Perinatus Foundation was established by the psychologists, mental health counselors and other professionals who, together with Katalin Orosz as their professional leader, are committed to researching intrauterine life, pregnancy and birth together with their psychological effects. After several years of research and preparation, the Foundation launched its public activities at the beginning of 2010 in order to contribute to improving the circumstances of pregnancy, birth and labor as well as helping individuals deal with their birth experience psychologically with its research results, a wide range of supporting services and psychotherapy.
Learn more about our objectives.
Click here for a brief summary of our psychotherapy group entitled “Birth and Rebirth“.
Read an outline about the theoretical background of our work.
If you are interested in finding out more about relevant theoretical backgrounds, please visit the website of the Primal Health Research Institute led by Michel Odent: http://www.primalhealthresearch.com/
Available database: http://www.primalhealthresearch.com/search.php
Michel Odent and Frederic Leboyer are great pioneers who developed a new concept of birth. You can read various books about this topic, including:
To read more about Odent’s current activities, please visit: http://www.primalhealthresearch.com/
An important article on pre- and perinatal research published in TIME Magazine: http://www.time.com/time/magazine/article/0,9171,2021065,00.html
Perinatus Foundation for the mental-physical health of childbirth
By today, scientific research analyzing the circumstances of childbirth has proven that events occurring in the period directly preceding and succeeding birth have crucial effects on human life. Amongst other things, these influence the ability to make connections and adapt to changes, mental growth or even general state of health. As a consequence, the possibility of psychological traumas influencing various aspects of society such as receding demographic indicators or decreasing quality of life may arise.
Childbirth is the first real separation and substantial change in one’s life and as such, it is a significant event from both physical and psychological aspects. It does actually matter how those present approach and handle the newborn, whether the infant’s psychological needs are acknowledged beyond mere physical needs. In absence of this sensitive type of attendance, the baby may develop multiple psychological traumas that may necessitate subsequent professional treatment.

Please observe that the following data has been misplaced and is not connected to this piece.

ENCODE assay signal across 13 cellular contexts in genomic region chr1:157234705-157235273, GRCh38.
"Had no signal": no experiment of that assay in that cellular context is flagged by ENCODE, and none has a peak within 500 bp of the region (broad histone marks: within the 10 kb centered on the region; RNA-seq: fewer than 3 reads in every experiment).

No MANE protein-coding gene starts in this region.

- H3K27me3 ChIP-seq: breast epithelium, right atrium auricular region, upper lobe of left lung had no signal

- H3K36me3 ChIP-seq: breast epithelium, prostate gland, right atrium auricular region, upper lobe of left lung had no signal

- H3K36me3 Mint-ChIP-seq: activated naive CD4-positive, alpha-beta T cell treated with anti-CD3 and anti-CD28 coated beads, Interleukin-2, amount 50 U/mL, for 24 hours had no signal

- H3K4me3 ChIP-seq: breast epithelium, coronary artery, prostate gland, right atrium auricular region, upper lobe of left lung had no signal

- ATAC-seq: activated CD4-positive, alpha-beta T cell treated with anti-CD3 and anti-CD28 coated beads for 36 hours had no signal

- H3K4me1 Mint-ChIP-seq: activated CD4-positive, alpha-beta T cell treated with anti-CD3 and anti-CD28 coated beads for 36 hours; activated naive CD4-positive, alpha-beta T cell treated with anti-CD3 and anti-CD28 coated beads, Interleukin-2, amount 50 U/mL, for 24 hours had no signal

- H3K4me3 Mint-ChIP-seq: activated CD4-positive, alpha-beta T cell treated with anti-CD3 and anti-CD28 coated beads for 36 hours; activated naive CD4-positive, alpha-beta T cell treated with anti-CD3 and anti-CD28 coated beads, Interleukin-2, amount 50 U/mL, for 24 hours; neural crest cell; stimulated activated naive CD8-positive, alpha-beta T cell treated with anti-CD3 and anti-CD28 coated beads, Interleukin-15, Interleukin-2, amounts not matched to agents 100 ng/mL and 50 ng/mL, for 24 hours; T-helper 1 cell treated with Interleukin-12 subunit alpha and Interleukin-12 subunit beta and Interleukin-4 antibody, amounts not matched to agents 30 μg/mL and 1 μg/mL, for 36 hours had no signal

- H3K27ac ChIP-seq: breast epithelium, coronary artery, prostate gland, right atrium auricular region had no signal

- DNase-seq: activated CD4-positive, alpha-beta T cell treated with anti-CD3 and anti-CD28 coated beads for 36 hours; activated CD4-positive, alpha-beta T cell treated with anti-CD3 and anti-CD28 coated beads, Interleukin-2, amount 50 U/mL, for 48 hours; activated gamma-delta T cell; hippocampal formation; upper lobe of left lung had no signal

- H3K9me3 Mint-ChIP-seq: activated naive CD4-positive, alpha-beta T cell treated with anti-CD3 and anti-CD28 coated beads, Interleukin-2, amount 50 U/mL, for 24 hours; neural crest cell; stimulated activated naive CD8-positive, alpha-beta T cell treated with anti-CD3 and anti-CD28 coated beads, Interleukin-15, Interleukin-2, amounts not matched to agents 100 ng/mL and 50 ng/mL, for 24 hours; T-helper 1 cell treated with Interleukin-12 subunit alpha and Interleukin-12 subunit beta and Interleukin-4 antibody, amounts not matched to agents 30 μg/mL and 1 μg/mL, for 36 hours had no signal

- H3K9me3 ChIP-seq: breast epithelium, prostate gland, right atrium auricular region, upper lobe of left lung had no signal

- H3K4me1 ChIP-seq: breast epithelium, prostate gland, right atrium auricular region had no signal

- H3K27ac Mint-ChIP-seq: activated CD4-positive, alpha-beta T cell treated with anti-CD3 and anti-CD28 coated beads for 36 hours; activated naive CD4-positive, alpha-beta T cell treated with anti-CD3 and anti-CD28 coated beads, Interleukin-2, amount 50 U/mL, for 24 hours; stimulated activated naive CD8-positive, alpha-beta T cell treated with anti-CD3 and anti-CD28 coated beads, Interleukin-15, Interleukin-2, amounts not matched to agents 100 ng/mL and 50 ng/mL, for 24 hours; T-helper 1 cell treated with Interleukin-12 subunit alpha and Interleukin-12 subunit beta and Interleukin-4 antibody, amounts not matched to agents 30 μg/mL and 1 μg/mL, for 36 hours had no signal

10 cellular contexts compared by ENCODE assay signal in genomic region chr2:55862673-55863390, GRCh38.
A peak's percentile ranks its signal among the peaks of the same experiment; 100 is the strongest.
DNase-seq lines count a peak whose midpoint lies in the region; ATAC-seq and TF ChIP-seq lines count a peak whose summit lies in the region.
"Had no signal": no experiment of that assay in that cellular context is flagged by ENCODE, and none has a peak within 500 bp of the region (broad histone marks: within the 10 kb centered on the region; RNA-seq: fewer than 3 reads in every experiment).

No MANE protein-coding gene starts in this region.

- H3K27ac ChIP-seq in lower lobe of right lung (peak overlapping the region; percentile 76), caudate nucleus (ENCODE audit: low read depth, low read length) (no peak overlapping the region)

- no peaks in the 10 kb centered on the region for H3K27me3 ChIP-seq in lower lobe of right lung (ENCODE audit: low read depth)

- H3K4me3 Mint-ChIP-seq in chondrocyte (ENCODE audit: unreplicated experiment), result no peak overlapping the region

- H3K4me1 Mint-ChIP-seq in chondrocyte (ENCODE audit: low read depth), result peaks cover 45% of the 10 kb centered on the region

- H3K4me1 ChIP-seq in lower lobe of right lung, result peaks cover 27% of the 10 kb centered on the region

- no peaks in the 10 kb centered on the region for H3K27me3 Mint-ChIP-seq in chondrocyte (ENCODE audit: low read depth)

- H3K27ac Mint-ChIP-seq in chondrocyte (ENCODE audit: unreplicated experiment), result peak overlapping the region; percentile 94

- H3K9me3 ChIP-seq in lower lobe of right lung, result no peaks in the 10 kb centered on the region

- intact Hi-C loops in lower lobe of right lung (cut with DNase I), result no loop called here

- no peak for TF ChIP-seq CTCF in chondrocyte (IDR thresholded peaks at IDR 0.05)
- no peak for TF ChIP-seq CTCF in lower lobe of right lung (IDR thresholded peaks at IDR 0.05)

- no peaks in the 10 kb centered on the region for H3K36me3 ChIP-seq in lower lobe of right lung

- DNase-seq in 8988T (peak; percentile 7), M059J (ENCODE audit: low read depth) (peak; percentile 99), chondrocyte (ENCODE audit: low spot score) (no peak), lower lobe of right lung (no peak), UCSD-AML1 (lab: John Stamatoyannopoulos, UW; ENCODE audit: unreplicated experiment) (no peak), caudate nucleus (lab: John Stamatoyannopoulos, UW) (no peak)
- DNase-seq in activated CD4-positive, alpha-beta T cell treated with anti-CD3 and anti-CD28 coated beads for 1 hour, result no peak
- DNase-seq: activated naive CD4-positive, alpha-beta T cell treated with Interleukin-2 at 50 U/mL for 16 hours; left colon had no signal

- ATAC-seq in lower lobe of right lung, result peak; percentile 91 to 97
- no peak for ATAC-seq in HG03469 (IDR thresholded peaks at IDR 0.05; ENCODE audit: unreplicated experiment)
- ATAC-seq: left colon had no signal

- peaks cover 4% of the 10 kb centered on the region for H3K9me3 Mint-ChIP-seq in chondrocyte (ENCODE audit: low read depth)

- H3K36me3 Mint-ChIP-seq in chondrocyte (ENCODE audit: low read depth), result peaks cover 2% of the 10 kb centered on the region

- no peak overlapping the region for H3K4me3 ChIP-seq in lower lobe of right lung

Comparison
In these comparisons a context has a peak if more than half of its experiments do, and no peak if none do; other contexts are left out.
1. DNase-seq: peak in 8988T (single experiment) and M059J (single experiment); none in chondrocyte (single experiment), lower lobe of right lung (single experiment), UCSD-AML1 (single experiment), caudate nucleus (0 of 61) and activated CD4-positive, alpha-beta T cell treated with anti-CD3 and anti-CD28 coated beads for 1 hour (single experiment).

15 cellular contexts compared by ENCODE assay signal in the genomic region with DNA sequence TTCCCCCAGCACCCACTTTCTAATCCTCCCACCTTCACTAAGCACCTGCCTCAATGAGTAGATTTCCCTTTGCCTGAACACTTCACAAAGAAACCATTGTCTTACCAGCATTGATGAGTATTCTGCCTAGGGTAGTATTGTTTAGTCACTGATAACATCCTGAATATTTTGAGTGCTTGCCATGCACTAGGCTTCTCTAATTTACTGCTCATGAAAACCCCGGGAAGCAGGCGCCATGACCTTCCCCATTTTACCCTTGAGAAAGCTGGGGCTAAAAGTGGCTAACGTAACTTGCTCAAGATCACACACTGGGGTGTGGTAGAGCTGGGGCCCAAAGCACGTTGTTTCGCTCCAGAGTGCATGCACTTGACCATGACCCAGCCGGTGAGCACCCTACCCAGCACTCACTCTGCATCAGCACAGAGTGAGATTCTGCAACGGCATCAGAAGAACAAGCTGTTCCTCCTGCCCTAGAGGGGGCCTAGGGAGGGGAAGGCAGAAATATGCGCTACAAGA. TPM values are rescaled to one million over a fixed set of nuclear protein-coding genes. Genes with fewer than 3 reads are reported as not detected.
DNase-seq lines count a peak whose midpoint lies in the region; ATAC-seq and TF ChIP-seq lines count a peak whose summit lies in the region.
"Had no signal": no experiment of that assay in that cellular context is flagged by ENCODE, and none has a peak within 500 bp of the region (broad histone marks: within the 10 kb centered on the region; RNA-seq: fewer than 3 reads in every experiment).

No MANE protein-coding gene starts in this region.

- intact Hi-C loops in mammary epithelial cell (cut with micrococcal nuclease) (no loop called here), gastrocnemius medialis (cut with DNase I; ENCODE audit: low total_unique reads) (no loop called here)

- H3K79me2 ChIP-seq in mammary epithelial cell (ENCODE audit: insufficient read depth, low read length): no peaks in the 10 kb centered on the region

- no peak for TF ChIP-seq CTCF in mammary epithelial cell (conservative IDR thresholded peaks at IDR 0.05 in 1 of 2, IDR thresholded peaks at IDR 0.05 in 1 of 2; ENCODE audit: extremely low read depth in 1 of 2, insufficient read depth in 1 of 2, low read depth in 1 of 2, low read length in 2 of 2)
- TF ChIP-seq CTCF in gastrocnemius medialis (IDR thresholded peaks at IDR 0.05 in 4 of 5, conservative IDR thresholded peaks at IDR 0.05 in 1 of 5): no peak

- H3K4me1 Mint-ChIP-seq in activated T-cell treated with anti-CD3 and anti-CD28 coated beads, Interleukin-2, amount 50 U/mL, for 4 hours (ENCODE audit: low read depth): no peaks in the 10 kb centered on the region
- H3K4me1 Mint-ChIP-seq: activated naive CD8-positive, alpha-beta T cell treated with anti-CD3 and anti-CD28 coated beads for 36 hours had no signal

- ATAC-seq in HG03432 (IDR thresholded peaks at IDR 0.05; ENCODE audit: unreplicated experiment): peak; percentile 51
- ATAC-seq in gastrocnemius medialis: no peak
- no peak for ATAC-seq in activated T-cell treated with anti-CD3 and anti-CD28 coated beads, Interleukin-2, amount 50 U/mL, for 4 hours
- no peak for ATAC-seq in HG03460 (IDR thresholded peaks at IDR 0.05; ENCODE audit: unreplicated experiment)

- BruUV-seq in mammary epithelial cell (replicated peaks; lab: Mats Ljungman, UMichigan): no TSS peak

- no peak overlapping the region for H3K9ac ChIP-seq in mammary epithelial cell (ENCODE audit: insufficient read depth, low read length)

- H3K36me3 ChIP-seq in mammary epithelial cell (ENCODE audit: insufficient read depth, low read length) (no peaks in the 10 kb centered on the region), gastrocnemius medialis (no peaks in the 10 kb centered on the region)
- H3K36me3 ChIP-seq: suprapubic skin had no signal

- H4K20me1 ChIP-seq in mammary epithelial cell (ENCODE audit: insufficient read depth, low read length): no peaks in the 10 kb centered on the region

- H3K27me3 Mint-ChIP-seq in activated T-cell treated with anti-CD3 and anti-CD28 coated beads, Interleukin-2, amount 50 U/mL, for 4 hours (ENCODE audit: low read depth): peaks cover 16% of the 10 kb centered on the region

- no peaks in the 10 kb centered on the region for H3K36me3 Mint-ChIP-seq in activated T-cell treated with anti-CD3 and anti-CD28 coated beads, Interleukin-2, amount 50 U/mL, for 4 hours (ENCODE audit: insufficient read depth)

For the appropriate care of newborn babies experiencing a very sensitive moment of their lives, pre- and perinatal psychology should be integrated into the obstetric practice. This requires the introduction of a new approach to pedagogical and pediatric practices to enable experts to recognize the birth-related problems that children may face growing up and refer them to the competent professionals ready to handle these issues.
Making scientific results and methods that help identify and heal their own birth trauma available for adults also proves essential.
Furthermore, it is important to reevaluate the role of the mother and father in childbirth, supporting the development of a new quality in the parent-child relationship and the parental responsibilities. That is why one of Perinatus’s focuses falls on granting parents expecting their child the opportunity to prepare for their roles both mentally and psychologically.
Our mission lies in the scientific research of the psychological aspects of birth, as well as developing and applying psychotherapeutic methods in preventing and healing birth-related psychological traumas. Perinatus Foundation works to promote a major shift in society’s attitude that is necessary to implement this new knowledge.
To achieve these objectives, our Foundation supports the psychological research of birth trauma, the development and introduction of new preventive and healing procedures, and promotes the publication, education and informative spread of this new knowledge, attitude and methods discovered by the research on the level of the whole society..
Birth and Rebirth
A self-experience psychotherapy group